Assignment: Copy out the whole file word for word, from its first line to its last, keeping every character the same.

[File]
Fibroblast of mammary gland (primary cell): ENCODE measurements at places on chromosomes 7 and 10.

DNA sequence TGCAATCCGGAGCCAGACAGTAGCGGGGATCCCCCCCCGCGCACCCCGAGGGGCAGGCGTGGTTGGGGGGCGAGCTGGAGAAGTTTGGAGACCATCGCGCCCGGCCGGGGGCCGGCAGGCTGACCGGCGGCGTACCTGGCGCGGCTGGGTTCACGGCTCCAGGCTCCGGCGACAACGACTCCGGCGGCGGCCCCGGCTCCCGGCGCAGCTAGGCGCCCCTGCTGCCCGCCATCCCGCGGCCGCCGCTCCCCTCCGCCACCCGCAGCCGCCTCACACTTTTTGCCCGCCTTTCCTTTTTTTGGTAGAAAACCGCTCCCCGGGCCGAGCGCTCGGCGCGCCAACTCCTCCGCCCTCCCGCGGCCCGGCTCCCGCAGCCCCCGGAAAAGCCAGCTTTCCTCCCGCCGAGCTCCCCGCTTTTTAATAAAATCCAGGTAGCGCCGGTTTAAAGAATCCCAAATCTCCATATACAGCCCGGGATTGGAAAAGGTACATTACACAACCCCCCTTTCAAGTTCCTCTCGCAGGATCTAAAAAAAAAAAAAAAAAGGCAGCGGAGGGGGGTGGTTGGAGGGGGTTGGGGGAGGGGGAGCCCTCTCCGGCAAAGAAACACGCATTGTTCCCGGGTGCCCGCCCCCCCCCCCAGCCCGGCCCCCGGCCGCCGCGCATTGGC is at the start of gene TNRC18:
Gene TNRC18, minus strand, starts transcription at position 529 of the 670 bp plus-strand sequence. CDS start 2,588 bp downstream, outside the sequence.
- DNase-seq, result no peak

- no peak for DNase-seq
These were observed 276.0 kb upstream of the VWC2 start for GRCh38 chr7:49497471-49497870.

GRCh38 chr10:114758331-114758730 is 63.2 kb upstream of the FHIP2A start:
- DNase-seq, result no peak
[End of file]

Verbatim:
Fibroblast of mammary gland (primary cell): ENCODE measurements at places on chromosomes 7 and 10.

DNA sequence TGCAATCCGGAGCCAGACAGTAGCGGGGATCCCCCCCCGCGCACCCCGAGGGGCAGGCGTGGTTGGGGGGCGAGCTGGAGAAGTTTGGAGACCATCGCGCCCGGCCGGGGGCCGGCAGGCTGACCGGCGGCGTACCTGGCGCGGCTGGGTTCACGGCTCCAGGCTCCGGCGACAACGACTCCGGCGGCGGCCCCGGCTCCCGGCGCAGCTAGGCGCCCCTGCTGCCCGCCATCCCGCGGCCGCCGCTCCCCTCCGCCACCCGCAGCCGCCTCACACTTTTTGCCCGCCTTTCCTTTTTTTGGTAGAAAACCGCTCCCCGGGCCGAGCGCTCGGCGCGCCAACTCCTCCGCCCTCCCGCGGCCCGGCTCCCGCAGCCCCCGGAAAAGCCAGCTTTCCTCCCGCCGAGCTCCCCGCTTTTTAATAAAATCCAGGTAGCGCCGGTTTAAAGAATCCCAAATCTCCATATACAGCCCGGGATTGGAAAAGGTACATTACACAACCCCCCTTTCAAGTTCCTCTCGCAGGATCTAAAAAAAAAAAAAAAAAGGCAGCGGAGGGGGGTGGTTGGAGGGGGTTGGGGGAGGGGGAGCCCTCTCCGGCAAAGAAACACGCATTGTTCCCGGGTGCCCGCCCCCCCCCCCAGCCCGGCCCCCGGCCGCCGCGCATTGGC is at the start of gene TNRC18:
Gene TNRC18, minus strand, starts transcription at position 529 of the 670 bp plus-strand sequence. CDS start 2,588 bp downstream, outside the sequence.
- DNase-seq, result no peak

- no peak for DNase-seq
These were observed 276.0 kb upstream of the VWC2 start for GRCh38 chr7:49497471-49497870.

GRCh38 chr10:114758331-114758730 is 63.2 kb upstream of the FHIP2A start:
- DNase-seq, result no peak